I love driving and cars, obviously, growing up in the business. My father, my Maternal Grandfather and Uncles were demon drivers. My big Brother inherited the family tradition and upped it by being a street drag racer in the 50’s (think “Rebel Without a Cause”) and when I got my license in 1961 my first night out was spent drag racing my ’57 DeSoto. I did that for about four years, but a few really hair-raising experiences taught me fear. Also too, because I didn’t buy my first new car until the Gremlin, driving used cars over 85 mph didn’t seem a good idea after a while. At this point my driving feats are limited to driving long distances and maintaining a speed 9 mph above any speed limit. Defensive driving is smart driving and I practice it.
Down here near Ft. Lauderdale, Boca Raton and Palm Beach one commonly sees many exotic cars like Rolls, Bentley’s, Porsches, Maserati’s, Corvette’s, Lamborghini’s and such. With the exception of the English duo, the others are ill-suited to driving on the street since they are so over-powered. On the highways they’re usually driven slower than normal because the police watch them closely. I personally don’t think the owners buy them for they’re driving capabilities, but for the cachet they lend. I had an epiphany one night driving my 1954 Caddy Eldorado around my neighborhood with the top down and the music blasting. I realized that since I couldn’t see myself actually driving the car, my experience was solely limited to the inside and essentially who cared what it looked like. My favorite out of the many I owned was a powder blue, 1954 Oldsmobile Starfire Convertible. It was exceptionally fast off the line and for the 4 months I had it, it was love. Unfortunately, one night as I was leaving school the engine caught fire and the car burned up, though I had made a hasty escape.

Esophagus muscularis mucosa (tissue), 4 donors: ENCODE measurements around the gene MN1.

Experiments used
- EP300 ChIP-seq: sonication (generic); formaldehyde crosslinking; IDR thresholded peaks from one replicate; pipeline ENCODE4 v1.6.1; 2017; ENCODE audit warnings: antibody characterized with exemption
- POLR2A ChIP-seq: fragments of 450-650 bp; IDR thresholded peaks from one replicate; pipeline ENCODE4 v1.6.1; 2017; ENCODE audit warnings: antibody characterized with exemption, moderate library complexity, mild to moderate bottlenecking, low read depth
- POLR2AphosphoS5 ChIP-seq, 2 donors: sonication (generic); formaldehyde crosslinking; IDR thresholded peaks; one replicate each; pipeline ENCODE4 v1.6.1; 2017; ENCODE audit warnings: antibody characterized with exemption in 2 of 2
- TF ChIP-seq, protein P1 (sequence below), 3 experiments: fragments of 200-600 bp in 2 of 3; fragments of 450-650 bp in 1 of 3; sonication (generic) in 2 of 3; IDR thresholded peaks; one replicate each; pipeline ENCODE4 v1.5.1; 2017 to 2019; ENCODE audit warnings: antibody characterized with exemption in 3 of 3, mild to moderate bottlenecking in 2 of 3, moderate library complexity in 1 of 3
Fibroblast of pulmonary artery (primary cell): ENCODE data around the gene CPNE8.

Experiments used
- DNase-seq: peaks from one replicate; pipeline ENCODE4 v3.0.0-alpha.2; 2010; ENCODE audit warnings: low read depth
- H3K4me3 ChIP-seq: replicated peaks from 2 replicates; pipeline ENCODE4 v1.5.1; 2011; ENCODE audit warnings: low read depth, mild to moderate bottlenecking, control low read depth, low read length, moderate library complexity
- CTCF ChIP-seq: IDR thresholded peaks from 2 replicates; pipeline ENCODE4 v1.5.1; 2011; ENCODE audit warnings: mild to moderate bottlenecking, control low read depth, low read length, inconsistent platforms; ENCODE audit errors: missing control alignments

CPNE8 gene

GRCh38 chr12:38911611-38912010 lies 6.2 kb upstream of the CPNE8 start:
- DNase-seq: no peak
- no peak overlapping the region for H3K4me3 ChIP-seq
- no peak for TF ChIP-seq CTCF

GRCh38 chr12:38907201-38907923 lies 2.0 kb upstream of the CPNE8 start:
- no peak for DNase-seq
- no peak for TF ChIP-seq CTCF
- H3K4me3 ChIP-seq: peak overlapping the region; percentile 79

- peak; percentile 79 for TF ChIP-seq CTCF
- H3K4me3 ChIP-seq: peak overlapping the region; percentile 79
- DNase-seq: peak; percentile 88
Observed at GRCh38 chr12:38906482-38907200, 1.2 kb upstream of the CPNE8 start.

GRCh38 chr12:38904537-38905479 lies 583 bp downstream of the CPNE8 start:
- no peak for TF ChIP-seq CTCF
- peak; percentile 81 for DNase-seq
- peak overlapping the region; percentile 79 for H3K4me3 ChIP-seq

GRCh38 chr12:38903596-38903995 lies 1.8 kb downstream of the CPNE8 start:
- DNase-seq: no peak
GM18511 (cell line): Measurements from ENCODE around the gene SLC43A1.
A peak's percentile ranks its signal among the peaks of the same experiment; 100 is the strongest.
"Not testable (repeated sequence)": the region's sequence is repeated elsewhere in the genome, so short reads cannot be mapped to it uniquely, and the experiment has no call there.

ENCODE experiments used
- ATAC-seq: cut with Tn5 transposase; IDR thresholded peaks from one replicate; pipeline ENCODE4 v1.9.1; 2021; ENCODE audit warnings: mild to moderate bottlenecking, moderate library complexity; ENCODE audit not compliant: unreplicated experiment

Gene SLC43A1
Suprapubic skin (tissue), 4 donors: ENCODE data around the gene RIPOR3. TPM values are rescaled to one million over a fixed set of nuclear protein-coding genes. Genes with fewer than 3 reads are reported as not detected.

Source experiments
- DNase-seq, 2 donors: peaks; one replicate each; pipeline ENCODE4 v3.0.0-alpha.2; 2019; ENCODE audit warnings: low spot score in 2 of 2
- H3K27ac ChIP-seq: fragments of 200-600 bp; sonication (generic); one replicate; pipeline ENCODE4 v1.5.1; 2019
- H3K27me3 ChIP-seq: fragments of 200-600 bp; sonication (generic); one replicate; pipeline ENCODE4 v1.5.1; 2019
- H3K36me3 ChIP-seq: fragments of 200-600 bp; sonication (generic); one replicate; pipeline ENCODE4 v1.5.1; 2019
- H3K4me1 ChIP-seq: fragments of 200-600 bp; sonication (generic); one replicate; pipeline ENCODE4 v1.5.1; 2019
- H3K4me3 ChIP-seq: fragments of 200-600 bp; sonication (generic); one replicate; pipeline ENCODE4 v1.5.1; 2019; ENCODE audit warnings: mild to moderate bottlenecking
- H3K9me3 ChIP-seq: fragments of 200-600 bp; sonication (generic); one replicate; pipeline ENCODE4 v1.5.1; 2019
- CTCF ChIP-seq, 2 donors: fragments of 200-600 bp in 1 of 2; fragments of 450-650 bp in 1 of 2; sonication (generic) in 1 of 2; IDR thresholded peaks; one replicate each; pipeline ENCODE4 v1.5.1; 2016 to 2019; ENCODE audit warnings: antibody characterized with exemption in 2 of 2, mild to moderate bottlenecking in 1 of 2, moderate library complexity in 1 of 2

As a fellow car guy, I’m with you. I’d much rather have an old car that I like the style of with modern electronics and wiring and usually suspension. In some cases, I’m not even picky about the power plant being original. For example, if I owned a ’63 Jaguar XKE, it would be basically all new except the body. Those guys who insist on matching VINs and all original equipment are a puzzle to me. Then again, I collect books, not cars. If you have a sizeable collection like Nick Mason does, I can kind of see the rationale behind it, but I’m not the kind of car guy who would buy something so I could look at it. I want to drive it.
with all the rods and restos i’ve built or had a hand in building i’ve never understood why people will keep some things factory and alter others.
like explaining to an 80y/o man why you can’t have modern electronics with a 37 la salle six volt pos. ground. square peg meet round hole.
I hope the engine blew after the trips!
The guy should just claim bankruptcy under our current bankruptcy laws which leave creditors almost without recourse. As an aside, not only do my hubby and I own 2 condos outright with no mortgage, plus a couple pieces of rural land and a city lot with no mortgage, I also drive an old 1988 Toyota Camry with 196K miles on it. I bought it 4 years ago for $850 and have only had to put routine maintenance into it. I drive cautiously, like a little old lady. As I read this article, I feel like my hubby and I are laughing all the way to the bank.
Because it wouldn’t have been a replica 917 if he had. Nick Mason is a true gear head car guy. He’d never blaspheme like that. Part of the attraction is the warts and all. 😉
if over revving the engine is that easy and commonly results in a blown engine, why wasn’t a rev limiter installed?
Oral contracts are not worth the paper on which they are not written.
You are correct about the deceptive trade practice act…. I forgot that one…. I will also defer to your expertise in Virginia… Regarding the lemon law… I should have said, generally, it does not apply to used vehicles….. Thank you for the clarification ….. You’re a mentor indeed…
“I take three lessons from this case. First, as noted by Samuel Goldwyn “oral contracts are not worth the paper they are written on.” Second, the English Rule is a continuing hazard to ordinary citizens in using the court system. Third, do not play with the toys of millionaires without something in writing.”
There it is.